What is the average lifespan in the probe/electrode?
Depends on how well you take care of it. I think mine is a few years old.

1554
General Homebrew Discussion / Re: Mosher Historical Beer Myths
« on: November 20, 2015, 04:42:15 PM »
One thing that caught my ear that I'm sure Mark (S. Cerevisiae) and perhaps quite a few others would very much disagree with... Mosher was talking about brewing lagers and how it's not possible to do in caves in mountains because the temperature of the earth is too warm there. They quoted 56 F.
Thats too warm for mine. I would need a cave that would adjust to my actual beer temp 52F, then ramp to 65-68F when I needed it to.

But I heard that part too. I think it would be more dubious,  not because of temps, but trying to picture sandle footed monks with barrels of beer on donkey carts coming off the side of a mountain. Its quaint but not practical. I live in a fairly mountainous area, and in about 1850 Capt McClellan took an expedition of soldiers around the foothills of Mt Adams. They were able to go about 2 miles per day. Its not as easy to haul freight on mountain trails as it looks in the movies. Did they lager in caves in the valley? Probably,  and I imagine they still do in some rural areas.

1555
General Homebrew Discussion / Re: Upcoming Rube Goldberg Brewday
« on: November 20, 2015, 04:24:35 PM »
Day 4 1.026! Thats called rippen through

1556
General Homebrew Discussion / Re: Playing around with final beer pH
« on: November 20, 2015, 07:12:13 AM »
Must... collect... more... data.  ;D

This is great, my day job and hobby are finally colliding into something we all may be able to use. Maybe. If the data supports it.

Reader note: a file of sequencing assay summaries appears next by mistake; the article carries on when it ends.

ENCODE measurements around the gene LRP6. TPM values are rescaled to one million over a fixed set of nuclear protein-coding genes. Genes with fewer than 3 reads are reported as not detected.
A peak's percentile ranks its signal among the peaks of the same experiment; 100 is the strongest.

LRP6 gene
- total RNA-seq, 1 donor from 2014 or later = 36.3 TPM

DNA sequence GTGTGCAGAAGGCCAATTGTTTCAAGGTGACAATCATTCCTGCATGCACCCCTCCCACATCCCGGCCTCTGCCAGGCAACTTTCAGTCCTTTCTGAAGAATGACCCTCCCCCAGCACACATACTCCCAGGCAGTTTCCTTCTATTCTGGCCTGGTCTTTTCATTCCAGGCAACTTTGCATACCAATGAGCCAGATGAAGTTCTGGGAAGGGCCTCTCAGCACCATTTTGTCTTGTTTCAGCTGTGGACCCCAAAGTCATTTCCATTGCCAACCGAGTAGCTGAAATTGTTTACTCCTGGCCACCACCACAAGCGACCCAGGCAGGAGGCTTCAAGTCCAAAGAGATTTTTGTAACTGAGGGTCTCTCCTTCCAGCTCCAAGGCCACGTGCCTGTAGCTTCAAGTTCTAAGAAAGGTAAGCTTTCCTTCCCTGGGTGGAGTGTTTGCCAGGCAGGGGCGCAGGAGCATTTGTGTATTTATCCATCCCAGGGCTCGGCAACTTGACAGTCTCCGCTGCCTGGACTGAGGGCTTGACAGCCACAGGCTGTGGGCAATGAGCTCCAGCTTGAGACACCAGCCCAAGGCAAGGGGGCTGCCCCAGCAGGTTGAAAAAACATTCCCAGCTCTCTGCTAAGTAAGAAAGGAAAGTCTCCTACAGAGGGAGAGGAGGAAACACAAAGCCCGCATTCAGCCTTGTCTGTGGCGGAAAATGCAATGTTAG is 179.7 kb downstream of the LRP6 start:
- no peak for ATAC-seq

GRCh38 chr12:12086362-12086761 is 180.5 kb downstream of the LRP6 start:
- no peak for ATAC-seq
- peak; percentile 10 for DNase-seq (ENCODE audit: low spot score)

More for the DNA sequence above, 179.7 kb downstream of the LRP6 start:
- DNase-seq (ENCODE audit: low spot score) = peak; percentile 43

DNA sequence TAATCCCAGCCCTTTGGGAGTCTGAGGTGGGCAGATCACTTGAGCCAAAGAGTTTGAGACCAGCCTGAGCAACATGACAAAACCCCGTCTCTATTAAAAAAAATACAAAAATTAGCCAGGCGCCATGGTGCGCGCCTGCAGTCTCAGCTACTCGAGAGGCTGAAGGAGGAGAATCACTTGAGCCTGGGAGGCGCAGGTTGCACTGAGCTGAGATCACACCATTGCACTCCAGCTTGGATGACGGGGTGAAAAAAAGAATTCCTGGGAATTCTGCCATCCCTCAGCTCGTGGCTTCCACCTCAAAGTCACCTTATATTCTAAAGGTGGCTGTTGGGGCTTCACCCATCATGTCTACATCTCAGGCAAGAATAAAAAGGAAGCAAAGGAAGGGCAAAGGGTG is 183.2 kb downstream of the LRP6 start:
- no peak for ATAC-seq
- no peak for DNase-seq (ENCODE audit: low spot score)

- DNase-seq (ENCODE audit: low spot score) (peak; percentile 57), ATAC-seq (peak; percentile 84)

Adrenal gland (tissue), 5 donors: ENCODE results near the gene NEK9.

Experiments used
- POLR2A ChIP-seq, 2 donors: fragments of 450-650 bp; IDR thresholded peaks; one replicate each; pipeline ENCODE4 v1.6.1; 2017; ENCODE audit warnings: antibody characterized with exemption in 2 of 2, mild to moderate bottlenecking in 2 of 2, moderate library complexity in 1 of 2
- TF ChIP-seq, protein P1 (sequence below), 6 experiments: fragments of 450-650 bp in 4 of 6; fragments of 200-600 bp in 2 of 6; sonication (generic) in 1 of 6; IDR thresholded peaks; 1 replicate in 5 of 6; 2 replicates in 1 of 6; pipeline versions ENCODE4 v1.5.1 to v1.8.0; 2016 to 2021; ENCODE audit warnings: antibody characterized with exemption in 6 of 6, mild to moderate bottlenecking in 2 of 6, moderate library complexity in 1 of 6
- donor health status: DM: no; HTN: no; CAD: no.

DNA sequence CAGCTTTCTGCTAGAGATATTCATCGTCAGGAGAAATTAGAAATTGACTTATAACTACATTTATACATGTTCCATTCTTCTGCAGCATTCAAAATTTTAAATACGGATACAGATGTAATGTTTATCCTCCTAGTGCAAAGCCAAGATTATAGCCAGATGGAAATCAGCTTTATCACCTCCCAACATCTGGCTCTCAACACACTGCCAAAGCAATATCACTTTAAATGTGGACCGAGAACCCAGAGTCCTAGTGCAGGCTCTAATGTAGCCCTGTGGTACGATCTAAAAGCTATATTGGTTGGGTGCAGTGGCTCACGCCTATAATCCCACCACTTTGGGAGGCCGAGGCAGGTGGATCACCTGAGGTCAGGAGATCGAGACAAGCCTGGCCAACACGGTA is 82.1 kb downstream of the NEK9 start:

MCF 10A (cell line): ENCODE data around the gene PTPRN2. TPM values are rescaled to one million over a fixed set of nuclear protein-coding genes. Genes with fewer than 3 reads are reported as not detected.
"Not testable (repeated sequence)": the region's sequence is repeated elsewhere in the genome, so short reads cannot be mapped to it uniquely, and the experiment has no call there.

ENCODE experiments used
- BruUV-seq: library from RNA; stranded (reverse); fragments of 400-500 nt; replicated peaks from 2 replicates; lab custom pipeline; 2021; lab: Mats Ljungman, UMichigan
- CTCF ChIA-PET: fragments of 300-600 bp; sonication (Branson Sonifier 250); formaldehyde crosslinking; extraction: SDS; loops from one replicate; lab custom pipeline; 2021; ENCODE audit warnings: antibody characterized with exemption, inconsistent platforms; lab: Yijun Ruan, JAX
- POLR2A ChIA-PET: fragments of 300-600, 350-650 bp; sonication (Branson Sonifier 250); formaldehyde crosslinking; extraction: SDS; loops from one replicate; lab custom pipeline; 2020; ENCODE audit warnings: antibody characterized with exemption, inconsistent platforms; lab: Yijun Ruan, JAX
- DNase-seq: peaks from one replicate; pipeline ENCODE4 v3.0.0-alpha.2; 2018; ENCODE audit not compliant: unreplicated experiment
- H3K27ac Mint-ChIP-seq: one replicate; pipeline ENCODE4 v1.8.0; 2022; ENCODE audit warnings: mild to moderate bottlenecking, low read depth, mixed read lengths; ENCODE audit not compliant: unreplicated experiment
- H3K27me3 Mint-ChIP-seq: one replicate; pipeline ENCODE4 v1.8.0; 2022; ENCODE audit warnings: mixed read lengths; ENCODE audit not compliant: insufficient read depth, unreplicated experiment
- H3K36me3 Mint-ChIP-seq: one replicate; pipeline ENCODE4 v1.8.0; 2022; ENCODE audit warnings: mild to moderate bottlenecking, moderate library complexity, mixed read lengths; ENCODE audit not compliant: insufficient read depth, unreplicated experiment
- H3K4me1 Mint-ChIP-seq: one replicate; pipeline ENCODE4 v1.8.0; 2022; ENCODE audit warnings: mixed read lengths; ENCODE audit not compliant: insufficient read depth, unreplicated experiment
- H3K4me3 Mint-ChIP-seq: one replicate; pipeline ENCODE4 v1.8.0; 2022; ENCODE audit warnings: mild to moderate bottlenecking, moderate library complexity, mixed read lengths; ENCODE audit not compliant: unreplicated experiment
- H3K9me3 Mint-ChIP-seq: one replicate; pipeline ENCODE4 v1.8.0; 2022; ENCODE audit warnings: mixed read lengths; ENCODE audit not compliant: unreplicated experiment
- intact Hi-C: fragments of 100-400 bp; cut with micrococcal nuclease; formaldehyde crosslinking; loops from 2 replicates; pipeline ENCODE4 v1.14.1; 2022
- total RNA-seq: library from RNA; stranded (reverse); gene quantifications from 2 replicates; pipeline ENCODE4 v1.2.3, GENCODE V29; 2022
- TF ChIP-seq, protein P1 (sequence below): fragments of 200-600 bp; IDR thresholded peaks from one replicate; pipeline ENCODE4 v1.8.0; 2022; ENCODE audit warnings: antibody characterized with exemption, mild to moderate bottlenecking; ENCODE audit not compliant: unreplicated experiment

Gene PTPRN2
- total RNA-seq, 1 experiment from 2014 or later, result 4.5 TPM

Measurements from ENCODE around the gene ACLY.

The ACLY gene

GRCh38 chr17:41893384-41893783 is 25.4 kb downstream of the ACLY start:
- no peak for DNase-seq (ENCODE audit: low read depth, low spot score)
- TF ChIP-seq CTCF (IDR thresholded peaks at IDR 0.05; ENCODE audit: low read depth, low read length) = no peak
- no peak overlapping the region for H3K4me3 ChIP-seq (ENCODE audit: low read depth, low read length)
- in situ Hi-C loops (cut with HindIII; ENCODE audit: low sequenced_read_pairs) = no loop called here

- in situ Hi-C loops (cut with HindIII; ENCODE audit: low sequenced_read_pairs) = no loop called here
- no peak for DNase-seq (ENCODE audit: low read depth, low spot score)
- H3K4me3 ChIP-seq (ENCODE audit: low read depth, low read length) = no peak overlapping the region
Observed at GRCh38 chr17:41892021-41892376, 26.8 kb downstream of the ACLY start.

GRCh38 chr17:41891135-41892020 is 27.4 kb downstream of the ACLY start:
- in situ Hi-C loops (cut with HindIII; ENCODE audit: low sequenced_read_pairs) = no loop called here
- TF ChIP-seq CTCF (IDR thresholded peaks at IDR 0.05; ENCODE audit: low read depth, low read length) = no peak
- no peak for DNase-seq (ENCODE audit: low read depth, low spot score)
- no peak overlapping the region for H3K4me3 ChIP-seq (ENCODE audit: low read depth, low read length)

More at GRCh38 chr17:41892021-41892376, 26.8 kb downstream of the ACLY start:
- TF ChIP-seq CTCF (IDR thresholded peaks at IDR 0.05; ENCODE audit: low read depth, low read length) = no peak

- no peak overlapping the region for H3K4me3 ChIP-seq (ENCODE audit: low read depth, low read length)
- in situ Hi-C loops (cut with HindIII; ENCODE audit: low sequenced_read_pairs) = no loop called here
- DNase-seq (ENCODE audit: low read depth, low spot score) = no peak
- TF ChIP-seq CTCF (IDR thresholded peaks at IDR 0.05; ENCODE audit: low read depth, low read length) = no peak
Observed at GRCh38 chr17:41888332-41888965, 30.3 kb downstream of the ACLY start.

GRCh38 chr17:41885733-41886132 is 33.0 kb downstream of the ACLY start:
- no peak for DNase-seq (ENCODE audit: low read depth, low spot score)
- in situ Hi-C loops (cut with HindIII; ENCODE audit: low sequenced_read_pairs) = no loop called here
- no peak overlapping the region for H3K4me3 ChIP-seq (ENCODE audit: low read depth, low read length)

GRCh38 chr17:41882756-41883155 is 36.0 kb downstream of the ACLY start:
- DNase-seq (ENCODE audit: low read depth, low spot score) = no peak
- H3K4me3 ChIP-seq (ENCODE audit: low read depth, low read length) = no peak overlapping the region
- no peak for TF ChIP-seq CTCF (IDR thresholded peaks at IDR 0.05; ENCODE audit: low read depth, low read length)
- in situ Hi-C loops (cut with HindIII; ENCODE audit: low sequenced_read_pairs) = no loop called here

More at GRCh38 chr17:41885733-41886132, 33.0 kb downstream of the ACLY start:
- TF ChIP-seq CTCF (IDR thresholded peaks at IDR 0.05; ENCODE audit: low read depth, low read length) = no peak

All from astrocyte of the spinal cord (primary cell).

Side bar: I think I'm going to screw with some people tonight at the homebrew club meeting. Dose one of my on tap beers to a different final pH and see what people perceive... muahahaha.
I think we need a list of ph of each of the bjcp commercial examples, just to start with lol.

Report back on the club meeting. Maybe blind triangle if you can pull it off.

1557
General Homebrew Discussion / Re: Mosher Historical Beer Myths
« on: November 20, 2015, 07:00:54 AM »
Oh I have no doubt. I haven't read brew like a monk. Theres not too many belgian beers that trip my trigger enough to brew them. Saison is about it.

1558
Beer Recipes / Re: Coffee Blonde Ale Recipe Attempt
« on: November 20, 2015, 06:16:18 AM »
From the books I've read, flaked wheat was recommended for blonde ales.  And ballast point makes a good coffee blonde

I think that the fellas are saying is that steeping won't do anything. It needs to be mashed with grains that have the power to convert it.
Yup. Vienna can convert itself and not much more in an all grain batch. So you're asking a quarter pound of vienna to convert wheat. Crystal is already converted, and has no power to convert anything else. Dont be frustrated, its a common thing we all had to learn, and this is how you learn. Toss up your ideas and see where they land, learn as you go. All good.

1559
General Homebrew Discussion / Re: Mosher Historical Beer Myths
« on: November 20, 2015, 06:01:04 AM »
I think his comments on belgian beer history may be fodder for some heated discussion out there in the interwebs. I was multitasking and not taking notes, but the summary take away I got was that we have it in our minds that all belgian beer has been brewed that way continuously for hundreds of years. But when you look at all the time periods that they were a battlefield or under napoleon,  etc... then look at all the post ww2 influences from england and Scotland and Germany, its not quite as much of an unbroken thread as we imagine.

1560
General Homebrew Discussion / Mosher Historical Beer Myths
« on: November 20, 2015, 04:06:41 AM »
Listened to a recent beersmith podcast with Randy Mosher "Historical Beer Myths". Thats going to ruffel some feathers! Dig it up if you have some time. Some of the stuff that caught my ear was that the story of saison being a beer brewed at farmyouses for the season workers... not true. And Anchor Steam... not a steam beer. Its the first American craft beer and they named it Steam.